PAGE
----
Luc Bernard wants to make a Holocaust video game. He has contemplated the idea for well over five years, and, after working on other game projects, he is finally ready to raise money for it on the Indiegogo crowdfunding site.
So far, no publishers have wanted to touch the game, Imagination Is The Only Escape. But in the world of today’s digital self-publishing platforms, Bernard thinks he can build and launch the title about a little boy’s escape from the Nazis for just $125,000. First, however, he has to convince the world and potential donors that a game like this should exist at all.
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That’s where the conversation gets both interesting and confrontational. Critics would say that such a game should never be made and that the Holocaust is too touchy a subject to be handled in a medium where the object is fun. But Bernard wants to stretch the definition of a game and make people feel what it was like to live in a state of fear.
He also goes on the attack, saying that game publishers that have flooded the market with first-person shooters, like Bethesda’s upcoming Wolfenstien: The New Order, are “distasteful.” We caught up with Bernard this week for an interview. Here’s an edited transcript.
GamesBeat: I see that the idea for this game has gone back quite a long time for you. Can you talk about where it first came from?
Bernard: I’m not sure if you were aware of it before, but back in 2008, I wanted to do this game. Back then, if you remember, World War II games were all the rage. That was all you’d hear about — Call of Duty, killing Nazis, all that stuff. I grew tired of all that, because in my mind—I first heard about the Holocaust personally from my grandmother, who was in England. She used to look after Jewish orphans. Then, of course, I did research on my own. I also grew up in France, and I lived in an area of France which was very much occupied. When I was doing research, I became extremely depressed about it, but it was something that touched me.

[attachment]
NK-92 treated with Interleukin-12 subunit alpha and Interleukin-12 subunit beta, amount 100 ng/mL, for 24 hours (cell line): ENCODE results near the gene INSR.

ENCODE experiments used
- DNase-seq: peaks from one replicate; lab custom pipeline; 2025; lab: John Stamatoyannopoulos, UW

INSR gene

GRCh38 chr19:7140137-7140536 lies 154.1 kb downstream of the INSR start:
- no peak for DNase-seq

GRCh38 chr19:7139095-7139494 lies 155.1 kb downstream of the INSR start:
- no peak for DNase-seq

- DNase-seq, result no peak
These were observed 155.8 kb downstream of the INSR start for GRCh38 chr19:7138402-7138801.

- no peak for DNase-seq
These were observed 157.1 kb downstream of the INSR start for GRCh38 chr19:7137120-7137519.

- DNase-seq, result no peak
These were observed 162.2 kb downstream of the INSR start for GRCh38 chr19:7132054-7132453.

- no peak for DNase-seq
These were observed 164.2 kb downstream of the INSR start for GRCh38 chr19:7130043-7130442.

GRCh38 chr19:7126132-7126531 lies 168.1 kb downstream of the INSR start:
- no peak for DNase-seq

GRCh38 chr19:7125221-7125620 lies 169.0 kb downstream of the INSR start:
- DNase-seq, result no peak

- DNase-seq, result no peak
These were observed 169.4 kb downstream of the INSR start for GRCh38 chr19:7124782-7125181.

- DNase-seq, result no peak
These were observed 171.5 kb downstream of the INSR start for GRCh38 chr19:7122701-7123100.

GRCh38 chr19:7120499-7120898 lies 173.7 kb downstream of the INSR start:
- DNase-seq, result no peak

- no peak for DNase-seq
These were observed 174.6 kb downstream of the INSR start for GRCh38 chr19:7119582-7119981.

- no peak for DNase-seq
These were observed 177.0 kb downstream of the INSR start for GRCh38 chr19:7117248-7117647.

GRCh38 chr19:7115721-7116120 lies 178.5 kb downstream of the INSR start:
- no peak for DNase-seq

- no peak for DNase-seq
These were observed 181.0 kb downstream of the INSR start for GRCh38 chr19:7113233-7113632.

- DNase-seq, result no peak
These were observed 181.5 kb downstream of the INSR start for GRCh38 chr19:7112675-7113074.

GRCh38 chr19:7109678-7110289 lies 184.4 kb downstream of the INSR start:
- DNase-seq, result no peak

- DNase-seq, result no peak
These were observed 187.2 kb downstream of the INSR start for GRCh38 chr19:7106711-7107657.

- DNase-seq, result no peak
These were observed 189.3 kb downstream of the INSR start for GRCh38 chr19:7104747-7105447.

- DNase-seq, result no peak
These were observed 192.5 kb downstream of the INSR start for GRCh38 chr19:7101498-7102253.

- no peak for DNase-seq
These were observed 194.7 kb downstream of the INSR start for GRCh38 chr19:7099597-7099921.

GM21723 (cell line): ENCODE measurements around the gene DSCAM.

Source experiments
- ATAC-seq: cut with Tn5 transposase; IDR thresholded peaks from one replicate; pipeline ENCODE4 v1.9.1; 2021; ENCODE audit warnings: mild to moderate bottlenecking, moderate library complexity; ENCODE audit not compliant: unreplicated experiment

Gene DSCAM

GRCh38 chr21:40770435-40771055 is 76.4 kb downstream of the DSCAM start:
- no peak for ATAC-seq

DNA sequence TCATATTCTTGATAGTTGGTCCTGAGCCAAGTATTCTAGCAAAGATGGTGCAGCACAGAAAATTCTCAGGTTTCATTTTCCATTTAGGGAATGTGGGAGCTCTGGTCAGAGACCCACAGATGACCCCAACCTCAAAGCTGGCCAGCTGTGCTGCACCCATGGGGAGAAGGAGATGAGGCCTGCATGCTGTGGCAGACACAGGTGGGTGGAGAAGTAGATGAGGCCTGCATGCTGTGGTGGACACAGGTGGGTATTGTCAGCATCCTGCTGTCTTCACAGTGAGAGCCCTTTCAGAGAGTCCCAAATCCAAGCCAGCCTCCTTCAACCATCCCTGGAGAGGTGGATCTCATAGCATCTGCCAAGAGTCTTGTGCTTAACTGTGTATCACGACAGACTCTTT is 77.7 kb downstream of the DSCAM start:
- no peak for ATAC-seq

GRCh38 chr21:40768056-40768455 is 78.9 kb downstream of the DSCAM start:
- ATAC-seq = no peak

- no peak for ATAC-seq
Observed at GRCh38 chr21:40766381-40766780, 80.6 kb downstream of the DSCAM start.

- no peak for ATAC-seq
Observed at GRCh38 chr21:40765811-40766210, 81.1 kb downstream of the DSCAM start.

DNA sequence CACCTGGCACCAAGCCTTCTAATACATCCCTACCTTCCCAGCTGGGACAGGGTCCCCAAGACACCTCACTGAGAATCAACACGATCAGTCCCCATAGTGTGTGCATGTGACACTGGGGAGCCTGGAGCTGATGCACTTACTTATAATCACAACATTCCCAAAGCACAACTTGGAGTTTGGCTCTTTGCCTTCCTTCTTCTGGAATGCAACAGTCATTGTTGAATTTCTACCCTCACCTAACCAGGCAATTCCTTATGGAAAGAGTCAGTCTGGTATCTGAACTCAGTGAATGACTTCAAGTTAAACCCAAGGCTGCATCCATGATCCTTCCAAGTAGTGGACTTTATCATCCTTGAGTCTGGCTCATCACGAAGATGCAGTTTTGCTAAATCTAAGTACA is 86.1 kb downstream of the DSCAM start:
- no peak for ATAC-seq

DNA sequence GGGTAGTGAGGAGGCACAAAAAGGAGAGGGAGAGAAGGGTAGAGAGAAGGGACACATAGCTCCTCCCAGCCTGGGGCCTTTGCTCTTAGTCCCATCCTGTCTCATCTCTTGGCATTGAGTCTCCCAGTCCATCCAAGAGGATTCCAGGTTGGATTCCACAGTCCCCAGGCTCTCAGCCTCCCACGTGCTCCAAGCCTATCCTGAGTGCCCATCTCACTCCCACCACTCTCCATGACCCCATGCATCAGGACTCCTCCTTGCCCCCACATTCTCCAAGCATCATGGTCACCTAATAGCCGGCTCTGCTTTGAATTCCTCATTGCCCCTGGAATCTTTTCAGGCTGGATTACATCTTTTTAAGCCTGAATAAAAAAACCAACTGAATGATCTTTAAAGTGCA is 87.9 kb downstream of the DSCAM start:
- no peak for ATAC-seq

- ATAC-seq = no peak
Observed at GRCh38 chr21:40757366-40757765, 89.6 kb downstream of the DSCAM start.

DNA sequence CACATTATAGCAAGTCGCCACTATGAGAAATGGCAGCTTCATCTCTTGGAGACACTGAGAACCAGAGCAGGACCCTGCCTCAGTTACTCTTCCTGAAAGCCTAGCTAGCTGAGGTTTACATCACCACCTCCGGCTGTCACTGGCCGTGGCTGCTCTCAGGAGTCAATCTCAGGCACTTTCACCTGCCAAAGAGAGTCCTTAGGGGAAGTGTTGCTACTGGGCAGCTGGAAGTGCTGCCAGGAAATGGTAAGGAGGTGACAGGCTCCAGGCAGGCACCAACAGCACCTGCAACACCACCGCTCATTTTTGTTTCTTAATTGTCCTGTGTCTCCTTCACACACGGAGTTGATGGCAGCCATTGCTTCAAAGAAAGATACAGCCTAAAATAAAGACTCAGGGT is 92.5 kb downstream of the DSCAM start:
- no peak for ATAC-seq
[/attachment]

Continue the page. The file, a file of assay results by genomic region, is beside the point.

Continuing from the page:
How can I say it? Back in 2008 there were so many World War II games coming out that were just, “Hey, I’m a soldier, I’m killing Nazis, boom boom boom.” To me it was showing World War II as a game, something fun, and I wasn’t too pleased about that. I don’t mind playing games with guns, but I’d rather something like a sci-fi game. I don’t like realistic shooters. To me it’s distasteful. As I say, it treats a real war like a game. World War II to me is just a big massacre of all different peoples – Jewish people and others as well, all slaughtered.
So what I wanted to do is show the realistic side of war, in the form of a video game. This has become a multi-billion-dollar industry and become so big, yet the kind of stories and subjects we tackle are still almost brain-dead most of the time. You have Medal and Honor and Call of Duty and all that people get out of them is “There’s a bad Arab, shoot him” or “There’s a bad German, shoot him.” You don’t get that went on in those periods was just horrible. That’s how the idea came about.
GamesBeat: Back then, in 2008, it sounds like you went around the industry and didn’t have any luck finding a publisher. Did you actually have some conversations with publishers back then?
Bernard: We had a publisher, but the publisher wasn’t funding the title. They were just going to distribute. After a while funding becomes a bit of an issue. It’s quite hard to do these things. When I was shopping it around, publishers were interested in it as far as distribution, but nobody wanted to fund it. This kind of title, it’s a one-off. You can’t make merchandise or toys or sequels out of it. You can’t make it into a franchise. With most publishers nowadays, they’re interested in brands and monetization and things like that, even in mobile.
So this doesn’t really fit with publishers. I don’t have anything against them, but a game like this doesn’t fit in their market model. Even when I was trying to find people to pitch it to, they proposed instead that I try and get the license to Maus, the comic book. I said, “No, that’s a great story, but this is my own thing. I don’t want to use someone else’s license.” This just isn’t an easy game to do through traditional methods. That’s why I decided to try out crowdfunding.